An Interview with
Bri Wallington Ferguson
Learning Director, Brookland Achievement Center
Higher Achievement Alumna
What center did you attend and when?
I attended Ward 7 “The Best The Best” during 2004 – 2008!
What is your favorite memory of your time in Higher Achievement?
I don’t have a particular memory because there were a lot of fun things happening at Ward 7 when I was a scholar. What I loved most about Ward 7 was that we were definitely family. We would have fun and encourage one another. We would hold each other accountable for doing what is right. We could argue with each other but no one outside of Ward 7 could mess with any one of us because we had each other’s back. All of our Center Directors and Assistant Center Directors made sure we had pride in Ward 7. They taught us how to unapologetically be proud of who we are no matter what society said, where we came from and what we looked like, to use our voices and advocate for ourselves, and have pride in our Ward 7 family. With that pride, we dominated chant competitions at Olympics of the Mind and came back as alumni to work as interns. Ward 7 was truly the best.
What are you up to now?
Higher Achievement has influenced a lot of what I am up to now. After graduating from Higher Achievement and middle school, I went to and graduated from Elizabeth Seton High School (Go Roadrunners!). I got my undergraduate degree in Business Administration from THEE Temple University (home of the owls!), and received my graduate degree in Education from Johns Hopkins University. From there, I am now an educator. Seeing the impact that Higher Achievement has made in how I view educational equity for all students no matter where they come from and who they are played a role in my career.
Because I learned the importance of using my voice and advocating for what is right is why I have consistently gone back to working at Higher Achievement. I have had a plethora of roles from intern to now a Learning Director at HA (going into my third year as a Learning Director). I am also on the DEI Council at Higher Achievement to make sure we are internally modeling what we want the world to look like for our scholars and families. I have been married for the past two years to a Higher Achievement alum. I am continuously working towards fighting for inclusion and equity as I grow in my career by participating in fellowships like the oneTilt fellowship to make sure I am a leader in organizations that advocates for policies and a workplace culture that challenges the status quo of white supremacy culture and practices diversity, inclusion, and equity in the work we do in organizations.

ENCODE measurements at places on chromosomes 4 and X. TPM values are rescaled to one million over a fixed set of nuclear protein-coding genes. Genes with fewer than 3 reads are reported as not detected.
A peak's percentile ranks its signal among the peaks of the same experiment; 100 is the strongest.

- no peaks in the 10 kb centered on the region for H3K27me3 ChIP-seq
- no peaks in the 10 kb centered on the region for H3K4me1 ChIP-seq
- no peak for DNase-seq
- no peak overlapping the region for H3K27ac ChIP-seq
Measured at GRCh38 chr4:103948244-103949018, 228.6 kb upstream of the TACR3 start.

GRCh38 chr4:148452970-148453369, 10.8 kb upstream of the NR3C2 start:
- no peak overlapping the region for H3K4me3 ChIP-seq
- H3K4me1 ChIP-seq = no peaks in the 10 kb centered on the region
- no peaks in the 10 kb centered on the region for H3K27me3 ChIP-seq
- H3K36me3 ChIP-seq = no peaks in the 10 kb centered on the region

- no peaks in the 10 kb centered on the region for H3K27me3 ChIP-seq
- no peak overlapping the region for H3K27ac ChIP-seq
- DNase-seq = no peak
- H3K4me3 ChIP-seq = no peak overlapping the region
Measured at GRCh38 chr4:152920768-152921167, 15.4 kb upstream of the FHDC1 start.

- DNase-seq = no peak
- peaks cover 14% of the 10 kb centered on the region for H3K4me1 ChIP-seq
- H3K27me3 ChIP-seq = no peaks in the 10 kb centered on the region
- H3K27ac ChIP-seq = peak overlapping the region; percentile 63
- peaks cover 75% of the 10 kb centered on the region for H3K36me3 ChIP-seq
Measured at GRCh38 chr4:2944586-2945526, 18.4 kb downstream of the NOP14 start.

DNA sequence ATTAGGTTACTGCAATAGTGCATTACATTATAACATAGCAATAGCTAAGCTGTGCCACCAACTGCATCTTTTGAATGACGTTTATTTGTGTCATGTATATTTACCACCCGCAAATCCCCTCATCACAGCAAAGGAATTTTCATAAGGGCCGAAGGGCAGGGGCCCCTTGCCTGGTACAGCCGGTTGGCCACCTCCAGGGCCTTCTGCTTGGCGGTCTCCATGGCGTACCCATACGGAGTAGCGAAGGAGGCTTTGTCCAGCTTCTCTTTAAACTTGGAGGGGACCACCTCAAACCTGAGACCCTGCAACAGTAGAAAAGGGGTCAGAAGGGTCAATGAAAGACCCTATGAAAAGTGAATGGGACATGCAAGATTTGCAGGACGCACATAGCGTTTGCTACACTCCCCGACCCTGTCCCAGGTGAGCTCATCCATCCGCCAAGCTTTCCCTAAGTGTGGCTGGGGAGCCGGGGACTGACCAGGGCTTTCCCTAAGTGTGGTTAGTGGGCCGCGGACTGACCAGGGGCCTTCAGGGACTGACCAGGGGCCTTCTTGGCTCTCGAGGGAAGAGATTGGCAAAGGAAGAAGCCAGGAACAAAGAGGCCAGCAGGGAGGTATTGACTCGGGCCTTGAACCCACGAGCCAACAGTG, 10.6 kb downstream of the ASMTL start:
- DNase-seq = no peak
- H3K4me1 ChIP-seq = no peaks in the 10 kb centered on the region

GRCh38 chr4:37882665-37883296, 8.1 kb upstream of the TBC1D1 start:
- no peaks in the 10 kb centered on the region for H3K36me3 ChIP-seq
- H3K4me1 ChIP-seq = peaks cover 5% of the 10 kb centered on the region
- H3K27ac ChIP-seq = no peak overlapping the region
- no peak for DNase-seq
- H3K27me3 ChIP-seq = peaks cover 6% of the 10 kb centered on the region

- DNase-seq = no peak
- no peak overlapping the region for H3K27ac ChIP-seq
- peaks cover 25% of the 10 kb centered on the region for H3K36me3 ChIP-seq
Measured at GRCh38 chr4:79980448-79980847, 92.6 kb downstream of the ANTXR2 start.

What advice do you have for scholars/alumni?
The best advice that I can give scholars and alumni is to stay connected to your HA staff, fellow scholars/alum, and mentors. This is your foundation of a personal and professional network. A lot of the opportunities that I got that helped me grow personally and professionally after becoming an alumni of HA were because I stayed connected to my HA mentors and center staff. My ACD, Ms. Christie and Mr. Mike took me on college tours when I was applying to college. My mentors tutored me in high school, helped me get internships in college, and connected me with people who could give me advice on college and what to do in my career. My fellow alumni that I grew up with have always had my back, encouraged me to be at my best self, and connected me to professional development opportunities that have helped me grow to where I am today.
Your Higher Achievement family/network does not end when you graduate. They want to continue to help and to see you grow as a person. You never know what scholarships, career advice, people, job opportunities, etc. that could come your way staying connected to the people who helped you in middle school. Also, stay connected because you need all the moral and emotional support when you are transitioning between all the journeys and chapters in your life. Life is not easy but it’s better to navigate when you have more people including your family in your corner to root for you as you journey through the ups and downs of life.
Any other additional thoughts you’d like to share?
No matter what you do, who you come across, where you go, continue to be unapologetically you. We know the state of the world right now is filled with uncertainty and injustices/inequities that frustrate us and make us angry. It seems like we are in a constant fight to prove our worth to the world especially if you are a person of color.
But I end this with my favorite quote from Frederick Douglass, “The soul within me no man can degrade”. No one can dictate your worth other than you! Stand in who you are and demand what you are worth. Part of liberation is working towards unapologetically being who we are without the constraints of what society says we can and/or should be. We create our own paths to who we want to be and what the world should be for us. So always challenge the status quo because our liberation does not require us to dim our light for the betterment of systems that are not for us. We got work to do but we got this!